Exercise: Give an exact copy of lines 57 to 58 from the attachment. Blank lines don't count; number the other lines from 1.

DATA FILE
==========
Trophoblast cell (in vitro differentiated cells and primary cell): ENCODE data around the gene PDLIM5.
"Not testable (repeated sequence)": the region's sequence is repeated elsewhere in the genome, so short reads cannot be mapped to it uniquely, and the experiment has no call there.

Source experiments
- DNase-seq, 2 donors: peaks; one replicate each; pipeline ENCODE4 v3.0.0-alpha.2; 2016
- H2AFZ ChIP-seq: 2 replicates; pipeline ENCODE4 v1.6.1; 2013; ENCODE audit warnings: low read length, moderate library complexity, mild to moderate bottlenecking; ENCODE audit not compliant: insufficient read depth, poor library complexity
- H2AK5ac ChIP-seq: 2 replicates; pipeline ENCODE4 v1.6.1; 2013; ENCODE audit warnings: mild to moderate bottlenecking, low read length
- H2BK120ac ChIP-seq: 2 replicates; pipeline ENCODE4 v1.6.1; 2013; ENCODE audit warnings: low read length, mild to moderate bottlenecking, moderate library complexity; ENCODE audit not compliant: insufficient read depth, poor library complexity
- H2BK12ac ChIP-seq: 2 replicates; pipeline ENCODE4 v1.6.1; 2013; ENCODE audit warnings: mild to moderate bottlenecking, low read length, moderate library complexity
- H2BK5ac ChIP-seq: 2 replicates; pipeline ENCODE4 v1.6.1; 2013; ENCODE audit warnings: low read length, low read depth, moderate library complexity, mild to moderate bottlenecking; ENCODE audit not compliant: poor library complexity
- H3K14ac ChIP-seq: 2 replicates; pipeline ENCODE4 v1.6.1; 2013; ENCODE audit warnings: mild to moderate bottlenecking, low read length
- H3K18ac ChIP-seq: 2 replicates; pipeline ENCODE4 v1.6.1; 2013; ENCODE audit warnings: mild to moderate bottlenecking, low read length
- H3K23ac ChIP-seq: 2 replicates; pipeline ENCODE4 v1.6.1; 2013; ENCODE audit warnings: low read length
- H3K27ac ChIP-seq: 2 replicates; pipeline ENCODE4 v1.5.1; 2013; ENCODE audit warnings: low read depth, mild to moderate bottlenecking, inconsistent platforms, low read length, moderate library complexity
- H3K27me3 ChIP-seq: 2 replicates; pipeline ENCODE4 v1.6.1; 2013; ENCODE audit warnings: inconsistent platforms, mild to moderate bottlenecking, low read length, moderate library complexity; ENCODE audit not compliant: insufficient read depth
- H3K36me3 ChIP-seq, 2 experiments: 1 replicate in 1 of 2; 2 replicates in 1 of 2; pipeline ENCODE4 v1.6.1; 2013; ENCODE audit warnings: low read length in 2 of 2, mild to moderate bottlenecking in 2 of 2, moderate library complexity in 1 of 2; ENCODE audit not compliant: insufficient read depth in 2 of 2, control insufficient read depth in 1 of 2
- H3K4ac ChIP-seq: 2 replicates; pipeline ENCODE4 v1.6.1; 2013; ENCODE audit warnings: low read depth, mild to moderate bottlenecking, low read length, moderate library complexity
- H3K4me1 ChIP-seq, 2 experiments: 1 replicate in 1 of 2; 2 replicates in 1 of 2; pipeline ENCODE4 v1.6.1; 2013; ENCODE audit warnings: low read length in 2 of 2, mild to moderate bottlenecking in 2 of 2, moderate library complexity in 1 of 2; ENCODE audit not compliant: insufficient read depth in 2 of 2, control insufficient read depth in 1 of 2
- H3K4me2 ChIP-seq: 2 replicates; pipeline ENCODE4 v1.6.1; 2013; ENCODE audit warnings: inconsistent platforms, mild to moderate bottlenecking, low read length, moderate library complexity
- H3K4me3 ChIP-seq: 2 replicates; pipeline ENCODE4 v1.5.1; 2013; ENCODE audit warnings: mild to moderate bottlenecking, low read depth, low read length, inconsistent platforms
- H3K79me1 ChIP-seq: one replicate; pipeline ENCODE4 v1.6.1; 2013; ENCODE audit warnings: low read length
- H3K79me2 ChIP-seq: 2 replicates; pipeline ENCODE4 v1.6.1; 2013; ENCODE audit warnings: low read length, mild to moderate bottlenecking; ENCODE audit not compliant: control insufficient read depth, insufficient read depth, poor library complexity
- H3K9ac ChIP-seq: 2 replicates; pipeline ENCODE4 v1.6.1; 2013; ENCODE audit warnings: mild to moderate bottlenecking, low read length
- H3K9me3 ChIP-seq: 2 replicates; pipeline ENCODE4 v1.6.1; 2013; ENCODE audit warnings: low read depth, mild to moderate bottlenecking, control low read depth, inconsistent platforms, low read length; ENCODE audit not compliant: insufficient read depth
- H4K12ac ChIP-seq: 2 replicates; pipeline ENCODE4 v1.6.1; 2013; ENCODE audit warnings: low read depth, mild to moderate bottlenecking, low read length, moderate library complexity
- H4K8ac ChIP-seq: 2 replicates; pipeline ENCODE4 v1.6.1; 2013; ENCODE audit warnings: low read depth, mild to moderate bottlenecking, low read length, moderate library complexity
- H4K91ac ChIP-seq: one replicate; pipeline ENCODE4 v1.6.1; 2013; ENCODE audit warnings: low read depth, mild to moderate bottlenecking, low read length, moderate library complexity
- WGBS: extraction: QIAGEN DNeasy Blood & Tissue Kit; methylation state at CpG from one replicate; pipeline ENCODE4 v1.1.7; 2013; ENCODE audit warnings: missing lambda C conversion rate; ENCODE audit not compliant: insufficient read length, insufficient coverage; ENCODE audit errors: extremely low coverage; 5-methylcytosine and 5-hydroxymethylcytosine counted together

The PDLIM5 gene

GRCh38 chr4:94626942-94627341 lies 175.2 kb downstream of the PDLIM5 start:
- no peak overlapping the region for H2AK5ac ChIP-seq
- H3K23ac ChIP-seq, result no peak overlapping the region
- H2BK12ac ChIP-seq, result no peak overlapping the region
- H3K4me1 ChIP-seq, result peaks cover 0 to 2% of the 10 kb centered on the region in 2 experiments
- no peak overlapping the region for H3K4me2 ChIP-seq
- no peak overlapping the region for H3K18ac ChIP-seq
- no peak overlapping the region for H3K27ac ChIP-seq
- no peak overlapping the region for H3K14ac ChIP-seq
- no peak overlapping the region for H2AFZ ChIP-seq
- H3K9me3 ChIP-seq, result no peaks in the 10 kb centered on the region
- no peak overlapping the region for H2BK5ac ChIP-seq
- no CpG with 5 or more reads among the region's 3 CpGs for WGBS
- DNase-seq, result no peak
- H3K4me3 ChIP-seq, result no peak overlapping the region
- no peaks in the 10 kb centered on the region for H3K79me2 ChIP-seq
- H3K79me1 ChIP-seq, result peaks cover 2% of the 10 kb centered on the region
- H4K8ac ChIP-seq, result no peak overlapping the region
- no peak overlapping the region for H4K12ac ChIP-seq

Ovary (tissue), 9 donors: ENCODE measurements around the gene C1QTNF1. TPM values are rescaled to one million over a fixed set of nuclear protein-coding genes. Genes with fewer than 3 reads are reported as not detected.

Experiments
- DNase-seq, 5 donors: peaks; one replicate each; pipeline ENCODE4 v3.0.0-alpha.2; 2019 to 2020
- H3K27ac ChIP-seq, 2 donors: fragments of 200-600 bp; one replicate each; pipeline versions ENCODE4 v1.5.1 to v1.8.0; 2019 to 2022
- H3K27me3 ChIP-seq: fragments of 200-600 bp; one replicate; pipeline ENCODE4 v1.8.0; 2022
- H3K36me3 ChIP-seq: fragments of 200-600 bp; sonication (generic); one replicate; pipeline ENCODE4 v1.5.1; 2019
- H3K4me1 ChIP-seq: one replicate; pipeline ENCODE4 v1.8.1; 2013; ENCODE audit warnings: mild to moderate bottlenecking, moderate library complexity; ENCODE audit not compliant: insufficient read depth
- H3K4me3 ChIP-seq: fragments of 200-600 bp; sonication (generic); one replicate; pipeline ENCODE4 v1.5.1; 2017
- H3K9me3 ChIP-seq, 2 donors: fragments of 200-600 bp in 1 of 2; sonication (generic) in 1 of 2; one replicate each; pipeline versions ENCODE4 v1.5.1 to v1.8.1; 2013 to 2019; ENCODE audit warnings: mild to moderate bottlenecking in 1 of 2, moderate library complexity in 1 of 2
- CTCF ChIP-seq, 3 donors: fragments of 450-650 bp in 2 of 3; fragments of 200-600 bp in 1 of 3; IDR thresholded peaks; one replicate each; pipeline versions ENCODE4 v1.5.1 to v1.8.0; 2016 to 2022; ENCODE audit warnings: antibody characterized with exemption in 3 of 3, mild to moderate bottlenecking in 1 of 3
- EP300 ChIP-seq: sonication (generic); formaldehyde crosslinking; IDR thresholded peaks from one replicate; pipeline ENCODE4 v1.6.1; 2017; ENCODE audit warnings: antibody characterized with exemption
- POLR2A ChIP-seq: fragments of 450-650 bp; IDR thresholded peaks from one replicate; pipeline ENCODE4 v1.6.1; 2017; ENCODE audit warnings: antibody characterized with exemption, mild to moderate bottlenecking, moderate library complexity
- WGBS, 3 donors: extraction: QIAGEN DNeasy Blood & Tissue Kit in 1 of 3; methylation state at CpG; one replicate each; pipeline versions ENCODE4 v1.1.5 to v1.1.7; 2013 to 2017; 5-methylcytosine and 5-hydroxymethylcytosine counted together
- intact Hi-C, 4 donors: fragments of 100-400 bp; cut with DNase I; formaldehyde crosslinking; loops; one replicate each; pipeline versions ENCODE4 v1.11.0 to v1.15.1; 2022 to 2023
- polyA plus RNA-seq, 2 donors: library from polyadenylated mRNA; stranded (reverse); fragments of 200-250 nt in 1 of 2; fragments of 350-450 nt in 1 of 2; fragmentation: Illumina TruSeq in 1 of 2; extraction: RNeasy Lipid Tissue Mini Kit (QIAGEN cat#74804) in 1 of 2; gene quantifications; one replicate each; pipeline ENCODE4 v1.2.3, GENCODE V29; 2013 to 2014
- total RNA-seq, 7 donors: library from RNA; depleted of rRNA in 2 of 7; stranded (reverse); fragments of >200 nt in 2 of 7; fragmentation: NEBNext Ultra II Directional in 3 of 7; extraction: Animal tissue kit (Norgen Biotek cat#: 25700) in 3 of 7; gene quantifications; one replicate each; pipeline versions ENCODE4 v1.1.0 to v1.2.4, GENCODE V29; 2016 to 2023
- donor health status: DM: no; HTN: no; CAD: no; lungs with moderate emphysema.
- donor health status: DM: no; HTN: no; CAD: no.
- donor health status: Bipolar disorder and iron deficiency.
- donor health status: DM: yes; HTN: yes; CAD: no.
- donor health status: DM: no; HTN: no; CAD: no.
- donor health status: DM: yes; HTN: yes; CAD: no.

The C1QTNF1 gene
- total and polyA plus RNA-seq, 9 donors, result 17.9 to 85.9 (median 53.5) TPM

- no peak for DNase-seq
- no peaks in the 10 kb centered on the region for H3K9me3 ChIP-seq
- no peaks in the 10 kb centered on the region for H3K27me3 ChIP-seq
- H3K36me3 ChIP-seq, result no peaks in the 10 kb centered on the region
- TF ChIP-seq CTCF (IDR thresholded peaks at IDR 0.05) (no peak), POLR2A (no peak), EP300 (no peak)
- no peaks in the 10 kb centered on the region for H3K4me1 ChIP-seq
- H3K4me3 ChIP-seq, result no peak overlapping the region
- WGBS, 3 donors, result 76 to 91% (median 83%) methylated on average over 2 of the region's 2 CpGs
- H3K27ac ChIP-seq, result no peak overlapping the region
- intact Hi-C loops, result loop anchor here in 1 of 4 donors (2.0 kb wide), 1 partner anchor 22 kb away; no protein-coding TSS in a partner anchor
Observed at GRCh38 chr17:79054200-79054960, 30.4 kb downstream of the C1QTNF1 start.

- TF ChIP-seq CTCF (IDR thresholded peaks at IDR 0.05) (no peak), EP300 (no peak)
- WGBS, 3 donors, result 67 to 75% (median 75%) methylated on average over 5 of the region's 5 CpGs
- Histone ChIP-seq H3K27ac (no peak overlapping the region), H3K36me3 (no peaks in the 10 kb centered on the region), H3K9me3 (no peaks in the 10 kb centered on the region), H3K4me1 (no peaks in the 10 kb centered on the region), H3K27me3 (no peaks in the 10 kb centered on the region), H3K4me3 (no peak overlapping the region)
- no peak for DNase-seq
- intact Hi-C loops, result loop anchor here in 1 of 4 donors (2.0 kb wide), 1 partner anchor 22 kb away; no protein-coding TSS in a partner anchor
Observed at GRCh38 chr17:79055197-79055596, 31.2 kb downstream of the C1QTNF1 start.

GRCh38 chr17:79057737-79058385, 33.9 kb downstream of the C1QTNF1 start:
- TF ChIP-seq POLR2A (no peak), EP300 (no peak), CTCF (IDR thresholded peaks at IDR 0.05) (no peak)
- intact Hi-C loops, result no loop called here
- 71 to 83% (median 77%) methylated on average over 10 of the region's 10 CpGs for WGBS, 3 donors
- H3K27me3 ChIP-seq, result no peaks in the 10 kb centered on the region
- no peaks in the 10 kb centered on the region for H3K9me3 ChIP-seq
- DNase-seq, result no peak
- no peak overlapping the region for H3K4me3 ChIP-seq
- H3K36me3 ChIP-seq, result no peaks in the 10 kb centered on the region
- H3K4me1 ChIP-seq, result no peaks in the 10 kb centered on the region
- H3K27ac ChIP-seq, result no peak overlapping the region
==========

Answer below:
- CTCF ChIP-seq, 3 donors: fragments of 450-650 bp in 2 of 3; fragments of 200-600 bp in 1 of 3; IDR thresholded peaks; one replicate each; pipeline versions ENCODE4 v1.5.1 to v1.8.0; 2016 to 2022; ENCODE audit warnings: antibody characterized with exemption in 3 of 3, mild to moderate bottlenecking in 1 of 3
- EP300 ChIP-seq: sonication (generic); formaldehyde crosslinking; IDR thresholded peaks from one replicate; pipeline ENCODE4 v1.6.1; 2017; ENCODE audit warnings: antibody characterized with exemption